• osteocalcin;
  • preterm;
  • urinary deoxypyridinoline;
  • vitamin D


Background: Metabolic bone disease of prematurity is a common problem in preterm infants. The aim of the present paper was to measure the effect of vitamin D, in order to see the relation between vitamin D and urinary excretion of deoxypyridinoline (DPD), serum osteocalcin (OC), calcium (Ca), inorganic phosphorus (P), and alkaline phosphatase (ALP).

Methods: Three different doses of vitamin D, 200 IU/kg (group 1, 11 infants), 400 IU/kg (group 2, 15 infants) and 800 IU/kg bodyweight/day (group 3, 11 infants), were administered to a total of 37 preterm infants between 15th day of birth until the 30th day of birth.

Results: There were no significant differences in levels of serum Ca and P before and after vitamin D supplementation in all groups. Serum ALP levels were increased in all but significantly only in groups 1 and 3. Serum OC levels were also increased in each group by the treatment. Urinary DPD excretion was increased gradually by the increase in vitamin D intake, but it was significant only in group 3.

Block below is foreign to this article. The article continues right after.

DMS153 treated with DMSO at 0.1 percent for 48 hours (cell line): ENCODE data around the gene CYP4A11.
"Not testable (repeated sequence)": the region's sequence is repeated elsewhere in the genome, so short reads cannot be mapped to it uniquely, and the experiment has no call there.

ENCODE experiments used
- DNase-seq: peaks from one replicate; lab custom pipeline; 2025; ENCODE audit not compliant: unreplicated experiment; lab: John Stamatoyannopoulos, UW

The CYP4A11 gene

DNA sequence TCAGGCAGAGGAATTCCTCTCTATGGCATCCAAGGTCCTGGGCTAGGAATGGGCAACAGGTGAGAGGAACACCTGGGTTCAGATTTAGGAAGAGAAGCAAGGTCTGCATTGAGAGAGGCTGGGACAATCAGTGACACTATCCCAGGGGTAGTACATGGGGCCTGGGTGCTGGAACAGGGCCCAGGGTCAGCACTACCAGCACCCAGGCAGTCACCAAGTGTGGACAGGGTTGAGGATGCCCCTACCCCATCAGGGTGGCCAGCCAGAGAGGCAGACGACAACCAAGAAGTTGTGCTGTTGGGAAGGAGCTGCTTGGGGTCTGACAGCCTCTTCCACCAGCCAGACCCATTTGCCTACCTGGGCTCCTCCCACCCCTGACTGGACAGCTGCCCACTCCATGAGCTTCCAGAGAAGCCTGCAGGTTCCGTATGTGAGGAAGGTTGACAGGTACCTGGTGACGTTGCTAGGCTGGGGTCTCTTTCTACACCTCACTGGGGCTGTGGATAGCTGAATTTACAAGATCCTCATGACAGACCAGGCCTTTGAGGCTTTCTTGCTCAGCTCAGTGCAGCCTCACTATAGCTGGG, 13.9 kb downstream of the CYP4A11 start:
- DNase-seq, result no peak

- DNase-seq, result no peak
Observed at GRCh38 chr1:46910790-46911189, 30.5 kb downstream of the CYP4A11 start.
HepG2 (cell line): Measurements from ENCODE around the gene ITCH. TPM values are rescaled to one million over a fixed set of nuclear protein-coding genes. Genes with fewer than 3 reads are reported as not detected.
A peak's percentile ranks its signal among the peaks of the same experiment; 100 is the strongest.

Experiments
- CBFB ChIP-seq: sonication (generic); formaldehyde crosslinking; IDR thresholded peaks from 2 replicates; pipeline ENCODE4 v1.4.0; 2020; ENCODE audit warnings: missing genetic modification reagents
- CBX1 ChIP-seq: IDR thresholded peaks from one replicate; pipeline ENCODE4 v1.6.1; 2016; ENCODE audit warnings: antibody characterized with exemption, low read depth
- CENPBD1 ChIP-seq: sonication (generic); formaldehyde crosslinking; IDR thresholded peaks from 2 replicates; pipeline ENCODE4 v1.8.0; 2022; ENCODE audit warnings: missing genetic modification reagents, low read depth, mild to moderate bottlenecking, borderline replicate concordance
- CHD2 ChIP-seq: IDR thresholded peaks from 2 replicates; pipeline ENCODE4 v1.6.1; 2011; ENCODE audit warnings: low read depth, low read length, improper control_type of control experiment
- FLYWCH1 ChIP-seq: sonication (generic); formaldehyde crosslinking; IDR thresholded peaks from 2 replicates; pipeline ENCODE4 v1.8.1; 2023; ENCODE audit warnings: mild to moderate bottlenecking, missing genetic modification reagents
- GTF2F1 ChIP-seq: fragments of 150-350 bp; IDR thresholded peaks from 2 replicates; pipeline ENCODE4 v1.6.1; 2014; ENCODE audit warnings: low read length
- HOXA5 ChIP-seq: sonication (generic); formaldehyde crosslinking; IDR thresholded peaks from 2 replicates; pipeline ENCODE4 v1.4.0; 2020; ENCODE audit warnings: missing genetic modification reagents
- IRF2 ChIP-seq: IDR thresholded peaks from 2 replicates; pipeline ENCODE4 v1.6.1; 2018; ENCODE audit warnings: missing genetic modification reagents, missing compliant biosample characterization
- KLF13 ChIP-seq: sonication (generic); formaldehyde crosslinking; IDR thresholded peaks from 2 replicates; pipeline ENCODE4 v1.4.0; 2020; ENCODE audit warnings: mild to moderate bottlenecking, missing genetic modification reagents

Conclusion: High dose of vitamin D supplementation might accelerate bone turnover and increased urinary DPD levels might reflect increased bone resorption. To the best of the authors’ knowledge this is the first study comparing the effects of different vitamin D dose, by the means of urinary collagen cross-links, on bone turnover in preterm infants.